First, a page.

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A Residence in France During the Years 1792, 1793,

Las barbares etendirent leur stupide vengeance


of curious medals have been melted down for the trifling value of the metal; and at Abbeville, a silver St. George, of uncommon workmanship, and which Mr. Garrick is said to have desired to purchase at a very high price, was condemned to the crucible--

_"----Sur tant de tresors "Antiques monumens respectes jusqu'alors, "Par la destruction signalant leur puissance, "Las barbares etendirent leur stupide vengeance." "La Religion,"_ Racine.

Yet the people in office who operated these mischiefs were all appointed by the delegates of the Assembly; for the first towns of the republic were not trusted even with the choice of a constable. Instead, therefore, of feeling either surprise or regret at this devastation, we ought rather to rejoice that it has extended no farther; for such agents, armed with such decrees, might have reduced France to the primitive state of ancient Gaul. Several valuable paintings are said to have been conveyed to England, and it will be curious if the barbarism of France in the eighteenth century should restore to us what we, with a fanaticism and ignorance at least more prudent than theirs, sold them in the seventeenth. The zealots of the Barebones' Parliament are, however, more respectable than the atheistical Vandals of the Convention; and, besides the benefit of our example, the interval of a century and an half,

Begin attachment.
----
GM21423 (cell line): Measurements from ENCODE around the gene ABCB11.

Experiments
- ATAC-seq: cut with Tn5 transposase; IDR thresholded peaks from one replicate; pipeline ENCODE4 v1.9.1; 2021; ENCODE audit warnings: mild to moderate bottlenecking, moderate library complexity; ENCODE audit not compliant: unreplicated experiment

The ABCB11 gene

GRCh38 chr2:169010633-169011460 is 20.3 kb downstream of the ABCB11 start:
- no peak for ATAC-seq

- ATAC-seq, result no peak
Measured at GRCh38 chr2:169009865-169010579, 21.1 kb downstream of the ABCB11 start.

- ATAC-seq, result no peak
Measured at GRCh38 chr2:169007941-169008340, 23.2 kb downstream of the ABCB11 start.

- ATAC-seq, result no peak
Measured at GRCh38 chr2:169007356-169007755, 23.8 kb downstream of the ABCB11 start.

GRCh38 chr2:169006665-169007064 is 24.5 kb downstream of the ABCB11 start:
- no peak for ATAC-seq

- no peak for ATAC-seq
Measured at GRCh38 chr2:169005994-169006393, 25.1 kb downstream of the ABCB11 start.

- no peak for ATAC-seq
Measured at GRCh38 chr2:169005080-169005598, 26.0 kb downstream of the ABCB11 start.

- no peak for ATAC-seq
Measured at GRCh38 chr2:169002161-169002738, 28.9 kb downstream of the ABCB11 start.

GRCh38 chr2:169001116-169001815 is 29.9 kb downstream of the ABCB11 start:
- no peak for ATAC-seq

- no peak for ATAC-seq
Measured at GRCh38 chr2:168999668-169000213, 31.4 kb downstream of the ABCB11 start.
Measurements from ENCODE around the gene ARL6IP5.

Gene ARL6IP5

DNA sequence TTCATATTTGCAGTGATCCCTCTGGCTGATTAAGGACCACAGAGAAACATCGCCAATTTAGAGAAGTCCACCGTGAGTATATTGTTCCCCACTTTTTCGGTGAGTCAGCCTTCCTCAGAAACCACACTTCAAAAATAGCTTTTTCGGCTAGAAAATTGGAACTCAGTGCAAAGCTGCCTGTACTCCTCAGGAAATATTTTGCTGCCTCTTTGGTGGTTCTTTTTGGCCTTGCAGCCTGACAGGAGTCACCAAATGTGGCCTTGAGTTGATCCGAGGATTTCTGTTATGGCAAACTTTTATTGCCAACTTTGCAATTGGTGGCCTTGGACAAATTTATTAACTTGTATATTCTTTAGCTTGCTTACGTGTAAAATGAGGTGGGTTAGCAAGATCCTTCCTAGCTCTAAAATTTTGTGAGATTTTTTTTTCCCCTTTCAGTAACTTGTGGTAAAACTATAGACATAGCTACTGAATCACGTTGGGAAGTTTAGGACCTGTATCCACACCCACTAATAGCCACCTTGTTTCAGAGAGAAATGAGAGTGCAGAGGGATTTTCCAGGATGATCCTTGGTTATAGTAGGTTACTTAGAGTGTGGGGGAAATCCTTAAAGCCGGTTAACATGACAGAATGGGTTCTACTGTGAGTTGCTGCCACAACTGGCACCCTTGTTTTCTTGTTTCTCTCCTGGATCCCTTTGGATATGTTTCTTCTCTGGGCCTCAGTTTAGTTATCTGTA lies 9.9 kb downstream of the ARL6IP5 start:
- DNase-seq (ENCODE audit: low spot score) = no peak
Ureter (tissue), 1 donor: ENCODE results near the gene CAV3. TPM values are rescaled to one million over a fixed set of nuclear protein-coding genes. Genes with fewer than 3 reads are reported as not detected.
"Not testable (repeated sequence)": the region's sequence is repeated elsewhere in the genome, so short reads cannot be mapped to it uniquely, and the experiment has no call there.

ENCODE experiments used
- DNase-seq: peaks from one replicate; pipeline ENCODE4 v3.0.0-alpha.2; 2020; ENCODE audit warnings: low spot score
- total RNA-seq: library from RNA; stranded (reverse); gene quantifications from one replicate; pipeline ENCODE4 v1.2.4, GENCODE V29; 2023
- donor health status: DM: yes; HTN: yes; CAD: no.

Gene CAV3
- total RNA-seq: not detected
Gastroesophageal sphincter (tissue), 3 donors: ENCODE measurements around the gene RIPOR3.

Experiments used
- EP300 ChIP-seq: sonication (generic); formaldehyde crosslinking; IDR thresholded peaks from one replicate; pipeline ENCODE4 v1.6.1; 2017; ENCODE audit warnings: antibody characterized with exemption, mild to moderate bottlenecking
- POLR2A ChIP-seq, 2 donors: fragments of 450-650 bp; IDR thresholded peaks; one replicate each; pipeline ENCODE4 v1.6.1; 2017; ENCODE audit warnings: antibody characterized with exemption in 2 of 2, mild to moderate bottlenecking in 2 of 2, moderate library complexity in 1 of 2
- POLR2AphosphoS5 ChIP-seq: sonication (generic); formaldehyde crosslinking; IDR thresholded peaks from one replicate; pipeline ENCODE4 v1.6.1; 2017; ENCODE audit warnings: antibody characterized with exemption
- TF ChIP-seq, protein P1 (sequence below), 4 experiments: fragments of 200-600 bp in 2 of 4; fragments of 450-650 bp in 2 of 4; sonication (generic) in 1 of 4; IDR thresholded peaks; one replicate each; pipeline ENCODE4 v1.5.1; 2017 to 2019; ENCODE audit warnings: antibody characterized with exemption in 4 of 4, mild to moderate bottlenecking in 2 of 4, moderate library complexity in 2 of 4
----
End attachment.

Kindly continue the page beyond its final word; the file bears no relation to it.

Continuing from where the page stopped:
with the boast of a philosophy and a degree of illumination exceeding that of any other people, have rendered the errors of the French at once more unpardonable and more ridiculous; for, in assimilating their past presentations to their present conduct and situation, we do not always find it possible to regret without a mixture of contempt.

Amiens, Nov. 29, 1794.

The selfish policy of the Convention in affecting to respect and preserve the Jacobin societies, while it deprived them of all power, and help up the individuals who composed them to abhorrence, could neither satisfy nor deceive men versed in revolutionary expedients, and more accustomed to dictate laws than to submit to them.*

* The Jacobins were at this time headed by Billaud Varenne, Collot, Thuriot, &c.--veterans, who were not likely to be deceived by temporizing.

Supported by all the force of government, and intrinsically formidable by their union, the Clubs had long existed in defiance of public reprobation, and for some time they had braved not only the people, but the government itself. The instant they were disabled from corresponding and communicating in that privileged sort of way which rendered them so conspicuous, they felt their weakness; and their desultory and unconnected efforts to regain their influence only served to complete its annihilation. While they pretended obedience to the regulations to which the Convention had subjected them, they intrigued to promote a revolt, and were strenuously exerting themselves to gain partizans among the idle and dissolute, who, having subsisted for months as members of revolutionary committees, and in other revolutionary offices, were naturally averse from a more moderate government. The numbers of these were far from inconsiderable: and, when it is recollected that this description of people only had been allowed to retain their arms, while all who had any thing to defend were deprived of them, we cannot wonder if the Jacobins entertained hopes of success.

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